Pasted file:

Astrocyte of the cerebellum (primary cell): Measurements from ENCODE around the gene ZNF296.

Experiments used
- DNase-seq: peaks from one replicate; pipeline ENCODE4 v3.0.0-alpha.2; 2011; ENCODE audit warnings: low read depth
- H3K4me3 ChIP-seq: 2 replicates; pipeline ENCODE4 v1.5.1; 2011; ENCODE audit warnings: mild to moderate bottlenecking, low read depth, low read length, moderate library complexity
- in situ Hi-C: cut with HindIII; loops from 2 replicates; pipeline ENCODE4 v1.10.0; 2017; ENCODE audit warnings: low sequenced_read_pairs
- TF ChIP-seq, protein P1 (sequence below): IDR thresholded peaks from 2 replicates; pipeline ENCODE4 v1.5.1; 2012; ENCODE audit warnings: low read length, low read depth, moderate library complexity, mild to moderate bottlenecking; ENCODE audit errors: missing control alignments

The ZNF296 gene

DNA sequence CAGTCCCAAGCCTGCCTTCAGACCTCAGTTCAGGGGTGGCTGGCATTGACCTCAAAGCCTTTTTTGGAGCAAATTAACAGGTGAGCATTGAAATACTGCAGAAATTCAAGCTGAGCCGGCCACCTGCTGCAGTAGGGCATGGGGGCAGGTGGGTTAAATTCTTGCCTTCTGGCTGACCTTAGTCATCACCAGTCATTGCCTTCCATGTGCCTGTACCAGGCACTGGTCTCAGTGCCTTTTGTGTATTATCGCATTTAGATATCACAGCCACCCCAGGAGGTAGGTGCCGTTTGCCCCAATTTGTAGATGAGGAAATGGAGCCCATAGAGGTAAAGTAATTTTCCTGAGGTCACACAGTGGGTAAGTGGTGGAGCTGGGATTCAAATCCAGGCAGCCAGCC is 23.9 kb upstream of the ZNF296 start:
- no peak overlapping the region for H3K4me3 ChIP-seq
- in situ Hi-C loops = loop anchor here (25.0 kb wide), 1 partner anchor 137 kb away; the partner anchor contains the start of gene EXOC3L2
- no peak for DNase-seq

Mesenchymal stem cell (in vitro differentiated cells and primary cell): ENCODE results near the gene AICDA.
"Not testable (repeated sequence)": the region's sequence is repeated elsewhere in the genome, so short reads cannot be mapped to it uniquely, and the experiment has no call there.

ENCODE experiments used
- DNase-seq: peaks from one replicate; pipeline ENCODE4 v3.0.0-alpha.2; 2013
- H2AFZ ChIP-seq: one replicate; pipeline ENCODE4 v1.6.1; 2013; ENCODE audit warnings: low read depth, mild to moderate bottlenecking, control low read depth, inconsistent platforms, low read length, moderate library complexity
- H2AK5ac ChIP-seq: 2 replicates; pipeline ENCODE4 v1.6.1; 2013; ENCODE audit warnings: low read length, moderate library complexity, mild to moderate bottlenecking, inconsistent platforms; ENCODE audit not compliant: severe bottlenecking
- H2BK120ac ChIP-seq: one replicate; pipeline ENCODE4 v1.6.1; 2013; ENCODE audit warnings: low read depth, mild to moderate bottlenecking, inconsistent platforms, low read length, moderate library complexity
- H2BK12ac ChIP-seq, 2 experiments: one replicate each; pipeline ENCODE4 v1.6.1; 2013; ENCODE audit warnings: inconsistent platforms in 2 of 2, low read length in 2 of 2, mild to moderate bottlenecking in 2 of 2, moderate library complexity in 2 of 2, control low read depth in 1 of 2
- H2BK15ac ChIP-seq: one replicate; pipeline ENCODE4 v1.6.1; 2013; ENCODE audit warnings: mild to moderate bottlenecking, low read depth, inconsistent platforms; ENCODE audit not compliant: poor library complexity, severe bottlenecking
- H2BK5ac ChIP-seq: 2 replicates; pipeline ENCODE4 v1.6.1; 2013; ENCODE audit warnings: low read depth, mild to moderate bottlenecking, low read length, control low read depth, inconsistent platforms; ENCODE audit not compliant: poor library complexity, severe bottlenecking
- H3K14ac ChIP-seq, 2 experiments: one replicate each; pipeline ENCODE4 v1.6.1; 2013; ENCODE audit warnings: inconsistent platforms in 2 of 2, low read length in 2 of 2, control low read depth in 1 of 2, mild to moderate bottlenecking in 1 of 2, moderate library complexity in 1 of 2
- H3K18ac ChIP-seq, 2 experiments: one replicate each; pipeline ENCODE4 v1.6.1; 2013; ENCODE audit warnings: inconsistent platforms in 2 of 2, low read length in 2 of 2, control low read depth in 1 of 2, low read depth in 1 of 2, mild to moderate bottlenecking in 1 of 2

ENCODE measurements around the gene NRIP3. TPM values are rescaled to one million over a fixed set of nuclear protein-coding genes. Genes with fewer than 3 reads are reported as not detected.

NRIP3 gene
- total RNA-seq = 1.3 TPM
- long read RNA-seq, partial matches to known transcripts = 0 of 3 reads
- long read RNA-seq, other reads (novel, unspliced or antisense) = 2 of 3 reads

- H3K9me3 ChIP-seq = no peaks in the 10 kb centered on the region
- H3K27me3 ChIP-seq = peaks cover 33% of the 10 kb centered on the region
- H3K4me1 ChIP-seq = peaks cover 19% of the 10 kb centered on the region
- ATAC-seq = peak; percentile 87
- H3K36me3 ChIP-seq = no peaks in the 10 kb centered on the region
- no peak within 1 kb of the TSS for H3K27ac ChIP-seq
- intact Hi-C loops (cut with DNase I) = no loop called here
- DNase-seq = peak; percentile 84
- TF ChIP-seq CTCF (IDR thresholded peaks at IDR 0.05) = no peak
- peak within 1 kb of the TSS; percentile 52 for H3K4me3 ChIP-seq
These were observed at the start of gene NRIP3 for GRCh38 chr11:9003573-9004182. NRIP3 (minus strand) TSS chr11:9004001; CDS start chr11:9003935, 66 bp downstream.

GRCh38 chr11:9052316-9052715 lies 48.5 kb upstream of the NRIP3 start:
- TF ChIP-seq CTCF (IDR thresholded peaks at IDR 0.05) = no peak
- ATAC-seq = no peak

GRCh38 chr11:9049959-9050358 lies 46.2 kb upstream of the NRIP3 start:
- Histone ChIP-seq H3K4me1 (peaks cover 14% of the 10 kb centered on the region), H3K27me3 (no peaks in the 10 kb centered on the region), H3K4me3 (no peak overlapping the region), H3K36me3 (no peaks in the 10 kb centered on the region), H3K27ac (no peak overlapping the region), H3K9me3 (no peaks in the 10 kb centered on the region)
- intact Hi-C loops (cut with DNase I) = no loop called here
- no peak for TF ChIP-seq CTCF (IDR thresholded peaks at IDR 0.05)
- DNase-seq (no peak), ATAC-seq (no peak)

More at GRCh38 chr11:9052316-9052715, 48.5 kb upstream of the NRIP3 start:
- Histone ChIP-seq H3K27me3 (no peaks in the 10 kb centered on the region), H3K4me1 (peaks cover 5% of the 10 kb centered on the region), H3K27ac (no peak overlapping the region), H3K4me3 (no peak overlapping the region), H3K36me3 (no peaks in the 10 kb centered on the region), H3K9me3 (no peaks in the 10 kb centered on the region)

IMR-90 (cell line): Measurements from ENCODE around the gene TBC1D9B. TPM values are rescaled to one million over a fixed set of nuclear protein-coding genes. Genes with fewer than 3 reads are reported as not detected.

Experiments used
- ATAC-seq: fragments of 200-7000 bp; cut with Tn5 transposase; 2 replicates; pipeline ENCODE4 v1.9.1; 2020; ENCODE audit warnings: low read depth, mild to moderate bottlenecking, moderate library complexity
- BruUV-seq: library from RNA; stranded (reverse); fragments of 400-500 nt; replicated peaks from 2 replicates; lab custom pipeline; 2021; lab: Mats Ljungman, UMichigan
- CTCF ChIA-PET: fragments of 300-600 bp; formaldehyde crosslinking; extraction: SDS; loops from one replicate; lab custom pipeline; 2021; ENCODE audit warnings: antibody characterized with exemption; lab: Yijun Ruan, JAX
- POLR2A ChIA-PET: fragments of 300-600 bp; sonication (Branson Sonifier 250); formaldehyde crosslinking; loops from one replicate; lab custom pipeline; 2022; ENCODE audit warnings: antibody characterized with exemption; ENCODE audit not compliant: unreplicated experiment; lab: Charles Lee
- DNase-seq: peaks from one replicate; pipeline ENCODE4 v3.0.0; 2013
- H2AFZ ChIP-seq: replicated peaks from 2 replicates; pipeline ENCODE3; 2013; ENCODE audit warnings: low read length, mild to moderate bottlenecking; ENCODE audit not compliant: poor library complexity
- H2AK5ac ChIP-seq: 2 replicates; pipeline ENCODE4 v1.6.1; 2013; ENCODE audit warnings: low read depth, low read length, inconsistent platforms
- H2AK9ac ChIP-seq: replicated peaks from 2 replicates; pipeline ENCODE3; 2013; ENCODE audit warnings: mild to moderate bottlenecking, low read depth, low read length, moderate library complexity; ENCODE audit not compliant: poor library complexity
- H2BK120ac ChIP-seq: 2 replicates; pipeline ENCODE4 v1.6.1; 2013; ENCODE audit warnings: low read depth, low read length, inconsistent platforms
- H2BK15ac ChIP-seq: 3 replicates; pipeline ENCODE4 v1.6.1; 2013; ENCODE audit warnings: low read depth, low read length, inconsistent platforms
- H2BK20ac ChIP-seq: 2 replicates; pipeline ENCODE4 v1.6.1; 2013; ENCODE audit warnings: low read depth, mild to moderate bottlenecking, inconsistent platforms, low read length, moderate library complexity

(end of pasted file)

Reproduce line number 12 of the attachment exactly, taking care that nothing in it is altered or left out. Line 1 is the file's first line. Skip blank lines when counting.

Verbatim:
Mesenchymal stem cell (in vitro differentiated cells and primary cell): ENCODE results near the gene AICDA.